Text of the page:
The Office for Civil Rights, a division of the U.S. Department of Education, has notified the University of North Carolina at Chapel Hill that it will investigate a complaint filed in January by three students, a former student, and a former assistant dean of students, The News & Observer, a newspaper in Raleigh, reported.
Citing details of a letter from the federal office to the campus, the newspaper said the five women who filed the complaint allege that the university created a hostile climate for sexual-assault victims, thereby interfering with their education and violating Title IX of the Education Amendments of 1972, a federal antidiscrimination law.
The complainants accuse the university of failing to appropriately respond to concerns of sexual harassment and sexual violence; of failing to conduct adequate and impartial investigations of such complaints, or failing to provide proper grievance procedures for them; and of failing to provide appropriate training for members of hearing committees and the residential-life staff.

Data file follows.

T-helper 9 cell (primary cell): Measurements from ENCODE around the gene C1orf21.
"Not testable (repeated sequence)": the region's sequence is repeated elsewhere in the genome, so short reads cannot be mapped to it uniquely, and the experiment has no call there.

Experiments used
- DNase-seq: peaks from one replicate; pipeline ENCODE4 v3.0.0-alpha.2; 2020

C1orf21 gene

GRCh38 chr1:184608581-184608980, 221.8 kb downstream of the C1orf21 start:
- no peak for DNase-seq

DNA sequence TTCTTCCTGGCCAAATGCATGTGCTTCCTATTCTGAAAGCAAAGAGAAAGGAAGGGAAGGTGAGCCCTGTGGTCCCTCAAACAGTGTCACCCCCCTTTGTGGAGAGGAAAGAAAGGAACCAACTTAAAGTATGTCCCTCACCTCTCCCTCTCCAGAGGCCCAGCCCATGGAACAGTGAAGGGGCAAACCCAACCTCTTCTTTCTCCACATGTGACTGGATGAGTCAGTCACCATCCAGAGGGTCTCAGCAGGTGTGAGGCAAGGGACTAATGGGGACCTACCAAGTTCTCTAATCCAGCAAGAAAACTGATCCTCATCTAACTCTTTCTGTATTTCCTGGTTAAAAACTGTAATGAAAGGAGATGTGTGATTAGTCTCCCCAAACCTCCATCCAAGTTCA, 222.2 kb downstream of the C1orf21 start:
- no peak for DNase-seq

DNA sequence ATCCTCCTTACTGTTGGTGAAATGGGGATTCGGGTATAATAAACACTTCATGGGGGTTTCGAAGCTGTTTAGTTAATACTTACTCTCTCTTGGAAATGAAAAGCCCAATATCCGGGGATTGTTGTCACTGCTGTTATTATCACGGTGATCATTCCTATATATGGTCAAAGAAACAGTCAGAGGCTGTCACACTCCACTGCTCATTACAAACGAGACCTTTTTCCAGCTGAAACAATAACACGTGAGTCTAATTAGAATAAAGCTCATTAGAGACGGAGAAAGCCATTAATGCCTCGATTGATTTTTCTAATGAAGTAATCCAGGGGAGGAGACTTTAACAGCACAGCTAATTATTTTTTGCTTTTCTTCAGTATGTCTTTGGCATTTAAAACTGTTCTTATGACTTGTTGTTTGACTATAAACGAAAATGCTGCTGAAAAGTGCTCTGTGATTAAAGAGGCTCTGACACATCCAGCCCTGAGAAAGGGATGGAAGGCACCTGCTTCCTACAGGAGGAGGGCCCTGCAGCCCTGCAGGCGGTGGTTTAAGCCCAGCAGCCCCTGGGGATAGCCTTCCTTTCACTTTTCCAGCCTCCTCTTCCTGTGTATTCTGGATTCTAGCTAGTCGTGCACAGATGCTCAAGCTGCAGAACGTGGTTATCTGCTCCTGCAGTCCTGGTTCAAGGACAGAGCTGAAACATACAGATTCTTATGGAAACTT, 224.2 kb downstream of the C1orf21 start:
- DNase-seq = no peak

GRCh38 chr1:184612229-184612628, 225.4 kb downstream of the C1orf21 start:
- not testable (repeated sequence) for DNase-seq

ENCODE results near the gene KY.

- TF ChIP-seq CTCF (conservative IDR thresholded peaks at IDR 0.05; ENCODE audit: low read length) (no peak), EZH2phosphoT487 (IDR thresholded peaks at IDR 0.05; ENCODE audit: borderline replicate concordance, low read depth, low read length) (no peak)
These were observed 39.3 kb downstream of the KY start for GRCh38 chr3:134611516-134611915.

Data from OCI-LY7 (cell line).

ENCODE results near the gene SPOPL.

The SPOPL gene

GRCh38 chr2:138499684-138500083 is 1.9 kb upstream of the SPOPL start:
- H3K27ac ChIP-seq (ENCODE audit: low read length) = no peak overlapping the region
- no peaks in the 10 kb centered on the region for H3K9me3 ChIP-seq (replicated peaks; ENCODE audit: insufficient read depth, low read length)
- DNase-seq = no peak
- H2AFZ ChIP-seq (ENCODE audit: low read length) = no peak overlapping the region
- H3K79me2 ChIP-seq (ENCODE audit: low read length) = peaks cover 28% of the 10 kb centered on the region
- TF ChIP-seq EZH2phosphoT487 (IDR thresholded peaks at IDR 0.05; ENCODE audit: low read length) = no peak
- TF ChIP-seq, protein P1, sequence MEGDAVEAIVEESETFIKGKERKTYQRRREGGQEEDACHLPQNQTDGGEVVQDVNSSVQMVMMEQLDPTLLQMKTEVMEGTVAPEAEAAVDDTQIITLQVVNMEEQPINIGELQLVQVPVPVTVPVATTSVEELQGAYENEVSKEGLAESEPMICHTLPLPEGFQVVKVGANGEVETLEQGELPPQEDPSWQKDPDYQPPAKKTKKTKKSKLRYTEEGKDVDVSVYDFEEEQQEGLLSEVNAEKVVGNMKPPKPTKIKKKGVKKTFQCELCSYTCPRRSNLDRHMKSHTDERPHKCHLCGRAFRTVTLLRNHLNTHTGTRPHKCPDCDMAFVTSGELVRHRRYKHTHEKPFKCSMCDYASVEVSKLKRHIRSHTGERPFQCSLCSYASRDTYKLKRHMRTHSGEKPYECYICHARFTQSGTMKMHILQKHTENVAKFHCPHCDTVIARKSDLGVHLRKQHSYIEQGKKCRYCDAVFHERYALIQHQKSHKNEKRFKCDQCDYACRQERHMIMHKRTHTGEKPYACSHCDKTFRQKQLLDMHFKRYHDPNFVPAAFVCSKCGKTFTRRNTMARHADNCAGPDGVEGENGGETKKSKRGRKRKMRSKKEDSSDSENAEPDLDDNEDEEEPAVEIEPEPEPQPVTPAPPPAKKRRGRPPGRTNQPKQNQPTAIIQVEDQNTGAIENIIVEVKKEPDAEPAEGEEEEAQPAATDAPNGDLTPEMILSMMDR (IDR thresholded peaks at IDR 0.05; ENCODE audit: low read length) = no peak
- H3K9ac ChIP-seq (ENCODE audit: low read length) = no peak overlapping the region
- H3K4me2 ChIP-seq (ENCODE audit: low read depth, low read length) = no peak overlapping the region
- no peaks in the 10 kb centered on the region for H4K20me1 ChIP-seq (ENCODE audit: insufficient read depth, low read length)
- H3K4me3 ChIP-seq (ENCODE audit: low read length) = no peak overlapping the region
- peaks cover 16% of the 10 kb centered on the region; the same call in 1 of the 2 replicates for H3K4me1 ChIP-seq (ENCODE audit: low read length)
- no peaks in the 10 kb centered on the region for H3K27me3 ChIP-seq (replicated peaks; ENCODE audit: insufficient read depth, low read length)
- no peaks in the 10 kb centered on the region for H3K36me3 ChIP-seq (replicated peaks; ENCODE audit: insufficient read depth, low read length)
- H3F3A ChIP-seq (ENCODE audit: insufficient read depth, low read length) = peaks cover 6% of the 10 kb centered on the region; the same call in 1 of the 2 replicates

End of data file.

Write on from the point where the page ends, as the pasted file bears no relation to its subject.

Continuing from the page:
A university spokeswoman, Karen Moon, said the university would “cooperate fully.”
University officials said they had not seen the complaint but take the issue of sexual assault seriously. The university has brought in Gina M. Smith, a lawyer in Philadelphia who works with colleges on sexual-misconduct policies, to review Chapel Hill’s policies and the campus climate on sexual-violence issues. Ms. Smith has also been speaking with students on the campus.
(Updated, 3:45 p.m., 3/7/2013) In a written statement released on Wednesday night, the university acknowledged receipt of the letter, in which a team leader with the federal office states that opening an investigation “in no way implies that OCR has made a determination with regard to the merits of the complaint.” The statement also says that the university “will respond appropriately to the OCR’s request for information and cooperate fully with the investigation.”Return to Top